Monkeypox and Its Effects on the Mouth

Monkeypox has generated a wave of fear and unpredictability. After the 2019 pandemic, Monkeypox is seen as a significant threat to the world. While the experts have deemed the fear unnecessary since the predictability of the virus is quite known. Certain authorities still have warned about the outbreak.

Since COVID-19 affected the dental sector more than any other profession, dentists worldwide are still reviving from the after-effects of the pandemic. Meanwhile, Monkeypox has caused another threat to the dentists since the spread of contagious infection can also occur through respiratory droplets.

Once the initial infection has made its way through the body, there is a latent incubation phase for the infection.

This lasts for about 7 to 14 days, after which the patient might experience symptoms like fever, malaise, headaches and weakness.

While most Monkeypox cases mimic the generic symptoms, some cases might reflect the infection in the oral cavity.

Swollen Lymph nodes

One of the most significant symptoms of Monkeypox is lymphadenopathy – characterised by the enlargement or swelling up of lymph nodes due to infection.

In most cases of the Monkeypox virus, lymphadenopathy can be seen in the submandibular, cervical, axillary (armpit), and groin areas.

Oral Lesions

According to CDC, oral lesions can be noticed in about 75 per cent of the cases of Monkeypox in some parts of Africa.

These lesions are well-circumscribed, circular and deep-rooted. Some of these lesions develop umbilication – which can be seen as a sort of dot right on top of the lesion.

Rash

Most Rashes develop on the body after the end of the latent phase during the Monkeypox infection.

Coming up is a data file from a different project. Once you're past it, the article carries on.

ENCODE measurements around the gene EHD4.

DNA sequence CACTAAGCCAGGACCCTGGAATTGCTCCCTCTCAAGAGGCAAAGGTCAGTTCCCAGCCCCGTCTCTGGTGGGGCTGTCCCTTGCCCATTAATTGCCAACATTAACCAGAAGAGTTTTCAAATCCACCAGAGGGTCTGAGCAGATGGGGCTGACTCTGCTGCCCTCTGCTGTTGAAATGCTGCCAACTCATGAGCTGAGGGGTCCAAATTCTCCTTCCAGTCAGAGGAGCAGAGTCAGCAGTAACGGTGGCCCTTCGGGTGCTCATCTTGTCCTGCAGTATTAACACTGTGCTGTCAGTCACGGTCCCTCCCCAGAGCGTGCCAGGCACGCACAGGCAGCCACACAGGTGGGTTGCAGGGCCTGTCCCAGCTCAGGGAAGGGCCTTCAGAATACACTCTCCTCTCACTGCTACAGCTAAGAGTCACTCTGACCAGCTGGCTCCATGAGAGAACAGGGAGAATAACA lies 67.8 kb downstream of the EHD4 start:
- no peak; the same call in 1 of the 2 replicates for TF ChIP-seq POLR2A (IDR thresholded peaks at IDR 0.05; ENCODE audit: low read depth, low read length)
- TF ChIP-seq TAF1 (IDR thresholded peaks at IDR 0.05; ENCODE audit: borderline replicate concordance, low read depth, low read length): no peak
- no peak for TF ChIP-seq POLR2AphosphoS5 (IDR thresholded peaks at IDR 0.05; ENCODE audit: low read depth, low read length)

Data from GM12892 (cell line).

The first signs of these rashes appear on the face and then consequently make their way downwards to the chest, arms and groin areas.

Surprisingly, dentists may be more likely to detect early signs of monkeypox infection than any other healthcare physician.

A patient stepping into the dental office might be in the prodromal phase. However, the first lesion to develop is an intraoral lesion.

A dentist can safeguard the health and well-being of oneself and those in the dental office by checking the tongue for any signs of redness or ulcers.

This will be followed by an examination of the lymph nodes. Submandibular and cervical lymph nodes can be a giveaway in patients infected with the Monkeypox virus if they are enlarged.

Lymphadenopathy is another way to differentiate the Monkeypox virus from chickenpox and smallpox since lymphadenopathy only appears in the former.

In cases when the facial lesions are distinguished on the visit, the dentist must refer the patient to a general physician for consultation.

Other Symptoms of Monkeypox Virus

Besides lymphadenopathy and skin lesions, other symptoms include fever, malaise, exhaustion, and muscle ache.

While the multi-country outbreak of Monkeypox might have come as a surprise, the condition can be managed with optimum care and hygiene practices.

Dentists are encouraged to look out for these signs during their clinical practice in order to catch the infection in its early stages and refer the patient to a general physician for further evaluation of the case.



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